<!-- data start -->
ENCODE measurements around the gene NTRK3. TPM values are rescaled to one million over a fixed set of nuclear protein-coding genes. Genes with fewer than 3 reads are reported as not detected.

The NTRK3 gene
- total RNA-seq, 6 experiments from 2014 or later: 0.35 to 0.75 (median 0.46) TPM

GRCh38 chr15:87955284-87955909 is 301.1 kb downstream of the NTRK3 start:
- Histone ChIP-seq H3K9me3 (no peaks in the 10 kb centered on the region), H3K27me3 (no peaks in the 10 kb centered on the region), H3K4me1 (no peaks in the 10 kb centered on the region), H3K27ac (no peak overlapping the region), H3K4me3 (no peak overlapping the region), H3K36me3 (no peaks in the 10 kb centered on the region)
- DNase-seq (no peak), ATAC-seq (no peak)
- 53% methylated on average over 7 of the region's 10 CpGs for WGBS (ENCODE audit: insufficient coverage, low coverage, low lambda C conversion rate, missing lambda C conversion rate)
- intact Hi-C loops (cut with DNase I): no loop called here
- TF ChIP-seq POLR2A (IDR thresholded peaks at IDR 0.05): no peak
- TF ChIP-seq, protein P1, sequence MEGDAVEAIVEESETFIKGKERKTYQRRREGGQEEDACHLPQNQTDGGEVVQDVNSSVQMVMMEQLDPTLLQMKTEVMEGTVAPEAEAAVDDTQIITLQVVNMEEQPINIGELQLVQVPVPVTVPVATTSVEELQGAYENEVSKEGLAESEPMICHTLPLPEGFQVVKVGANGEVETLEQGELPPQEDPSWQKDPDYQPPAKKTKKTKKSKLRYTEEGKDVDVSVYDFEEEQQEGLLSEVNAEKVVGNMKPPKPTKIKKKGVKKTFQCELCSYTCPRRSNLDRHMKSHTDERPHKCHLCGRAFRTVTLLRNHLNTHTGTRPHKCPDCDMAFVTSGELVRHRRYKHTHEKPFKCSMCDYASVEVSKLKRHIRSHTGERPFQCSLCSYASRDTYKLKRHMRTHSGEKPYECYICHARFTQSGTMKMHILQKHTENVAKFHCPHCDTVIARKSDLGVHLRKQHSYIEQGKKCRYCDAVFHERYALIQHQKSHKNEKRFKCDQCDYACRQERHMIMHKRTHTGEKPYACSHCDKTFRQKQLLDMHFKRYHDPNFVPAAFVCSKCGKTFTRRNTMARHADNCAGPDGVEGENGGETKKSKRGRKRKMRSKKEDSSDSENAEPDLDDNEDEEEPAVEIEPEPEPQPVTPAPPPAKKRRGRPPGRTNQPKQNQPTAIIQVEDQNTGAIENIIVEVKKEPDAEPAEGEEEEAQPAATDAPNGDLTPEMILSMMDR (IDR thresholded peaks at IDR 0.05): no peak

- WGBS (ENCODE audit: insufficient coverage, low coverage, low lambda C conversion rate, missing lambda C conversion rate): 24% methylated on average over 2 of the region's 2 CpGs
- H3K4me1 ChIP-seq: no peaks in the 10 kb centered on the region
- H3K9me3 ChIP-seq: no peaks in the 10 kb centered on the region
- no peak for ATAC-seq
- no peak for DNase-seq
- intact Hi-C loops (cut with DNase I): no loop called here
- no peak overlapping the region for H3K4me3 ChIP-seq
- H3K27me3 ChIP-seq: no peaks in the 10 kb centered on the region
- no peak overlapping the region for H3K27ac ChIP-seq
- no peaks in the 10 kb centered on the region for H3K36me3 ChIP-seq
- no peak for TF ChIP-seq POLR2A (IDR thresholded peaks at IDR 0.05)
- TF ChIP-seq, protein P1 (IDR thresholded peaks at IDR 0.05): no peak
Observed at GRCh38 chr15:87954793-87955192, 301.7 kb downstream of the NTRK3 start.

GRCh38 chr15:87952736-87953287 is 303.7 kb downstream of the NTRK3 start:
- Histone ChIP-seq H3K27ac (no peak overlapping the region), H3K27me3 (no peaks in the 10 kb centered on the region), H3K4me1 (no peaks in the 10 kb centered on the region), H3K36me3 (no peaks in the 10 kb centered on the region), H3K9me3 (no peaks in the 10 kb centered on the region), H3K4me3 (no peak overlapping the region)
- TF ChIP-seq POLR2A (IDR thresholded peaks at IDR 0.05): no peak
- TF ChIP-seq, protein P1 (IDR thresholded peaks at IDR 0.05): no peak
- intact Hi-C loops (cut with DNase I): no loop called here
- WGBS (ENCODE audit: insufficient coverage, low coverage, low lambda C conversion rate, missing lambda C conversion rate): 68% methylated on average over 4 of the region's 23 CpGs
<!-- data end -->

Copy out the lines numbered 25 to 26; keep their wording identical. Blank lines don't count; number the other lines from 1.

- Histone ChIP-seq H3K27ac (no peak overlapping the region), H3K27me3 (no peaks in the 10 kb centered on the region), H3K4me1 (no peaks in the 10 kb centered on the region), H3K36me3 (no peaks in the 10 kb centered on the region), H3K9me3 (no peaks in the 10 kb centered on the region), H3K4me3 (no peak overlapping the region)
- TF ChIP-seq POLR2A (IDR thresholded peaks at IDR 0.05): no peak